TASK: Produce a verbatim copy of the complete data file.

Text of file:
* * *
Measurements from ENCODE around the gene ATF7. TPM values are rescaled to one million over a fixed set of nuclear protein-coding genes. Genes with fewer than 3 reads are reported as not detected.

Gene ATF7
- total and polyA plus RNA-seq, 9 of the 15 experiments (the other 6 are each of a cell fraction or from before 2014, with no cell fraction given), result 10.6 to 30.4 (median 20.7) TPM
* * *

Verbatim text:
Measurements from ENCODE around the gene ATF7. TPM values are rescaled to one million over a fixed set of nuclear protein-coding genes. Genes with fewer than 3 reads are reported as not detected.

Gene ATF7
- total and polyA plus RNA-seq, 9 of the 15 experiments (the other 6 are each of a cell fraction or from before 2014, with no cell fraction given), result 10.6 to 30.4 (median 20.7) TPM